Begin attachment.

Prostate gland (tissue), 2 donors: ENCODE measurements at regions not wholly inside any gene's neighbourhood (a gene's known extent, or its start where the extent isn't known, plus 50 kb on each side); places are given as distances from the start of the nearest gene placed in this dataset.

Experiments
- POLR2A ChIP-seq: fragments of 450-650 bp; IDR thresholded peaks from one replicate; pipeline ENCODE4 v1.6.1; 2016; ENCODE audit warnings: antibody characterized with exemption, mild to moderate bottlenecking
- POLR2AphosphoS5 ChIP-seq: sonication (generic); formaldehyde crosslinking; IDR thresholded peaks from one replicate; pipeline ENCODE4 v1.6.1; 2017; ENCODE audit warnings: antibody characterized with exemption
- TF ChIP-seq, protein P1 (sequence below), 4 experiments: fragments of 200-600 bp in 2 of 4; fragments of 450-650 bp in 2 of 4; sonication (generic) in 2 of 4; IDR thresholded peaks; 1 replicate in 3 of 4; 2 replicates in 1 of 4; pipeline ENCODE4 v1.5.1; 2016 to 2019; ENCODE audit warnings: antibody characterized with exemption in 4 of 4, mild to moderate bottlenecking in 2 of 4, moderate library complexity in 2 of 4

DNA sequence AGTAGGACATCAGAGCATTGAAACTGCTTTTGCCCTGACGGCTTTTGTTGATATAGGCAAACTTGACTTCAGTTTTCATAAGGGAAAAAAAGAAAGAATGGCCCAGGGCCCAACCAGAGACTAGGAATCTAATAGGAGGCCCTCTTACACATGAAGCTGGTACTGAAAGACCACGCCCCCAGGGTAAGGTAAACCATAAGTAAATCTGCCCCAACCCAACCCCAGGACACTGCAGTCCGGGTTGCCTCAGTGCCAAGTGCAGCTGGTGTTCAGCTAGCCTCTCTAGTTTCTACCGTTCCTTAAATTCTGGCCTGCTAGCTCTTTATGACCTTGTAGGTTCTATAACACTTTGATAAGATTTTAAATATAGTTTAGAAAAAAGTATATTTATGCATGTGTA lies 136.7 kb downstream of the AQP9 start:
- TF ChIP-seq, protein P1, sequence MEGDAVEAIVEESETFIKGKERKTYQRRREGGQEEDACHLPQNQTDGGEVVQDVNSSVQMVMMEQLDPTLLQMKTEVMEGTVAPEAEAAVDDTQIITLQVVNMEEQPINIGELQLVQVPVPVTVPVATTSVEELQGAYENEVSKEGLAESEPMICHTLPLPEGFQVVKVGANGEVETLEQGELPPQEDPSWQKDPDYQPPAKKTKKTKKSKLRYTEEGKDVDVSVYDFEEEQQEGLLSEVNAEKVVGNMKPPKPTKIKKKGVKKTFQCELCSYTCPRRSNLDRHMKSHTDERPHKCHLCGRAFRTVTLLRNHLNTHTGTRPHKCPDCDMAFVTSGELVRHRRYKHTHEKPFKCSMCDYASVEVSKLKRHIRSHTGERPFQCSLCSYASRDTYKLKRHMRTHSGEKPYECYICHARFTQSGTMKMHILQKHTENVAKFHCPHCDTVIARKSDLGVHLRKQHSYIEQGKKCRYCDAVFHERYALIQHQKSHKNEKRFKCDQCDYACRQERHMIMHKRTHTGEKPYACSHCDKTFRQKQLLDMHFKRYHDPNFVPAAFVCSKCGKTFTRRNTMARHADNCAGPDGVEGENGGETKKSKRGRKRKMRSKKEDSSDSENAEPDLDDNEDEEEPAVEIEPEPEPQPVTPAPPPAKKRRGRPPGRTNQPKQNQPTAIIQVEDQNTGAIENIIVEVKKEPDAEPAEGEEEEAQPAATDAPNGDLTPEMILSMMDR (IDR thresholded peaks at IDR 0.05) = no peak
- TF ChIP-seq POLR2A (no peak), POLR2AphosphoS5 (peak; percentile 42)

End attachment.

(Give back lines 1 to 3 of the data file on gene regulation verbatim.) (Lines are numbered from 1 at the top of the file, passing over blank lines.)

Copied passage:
Prostate gland (tissue), 2 donors: ENCODE measurements at regions not wholly inside any gene's neighbourhood (a gene's known extent, or its start where the extent isn't known, plus 50 kb on each side); places are given as distances from the start of the nearest gene placed in this dataset.

Experiments
- POLR2A ChIP-seq: fragments of 450-650 bp; IDR thresholded peaks from one replicate; pipeline ENCODE4 v1.6.1; 2016; ENCODE audit warnings: antibody characterized with exemption, mild to moderate bottlenecking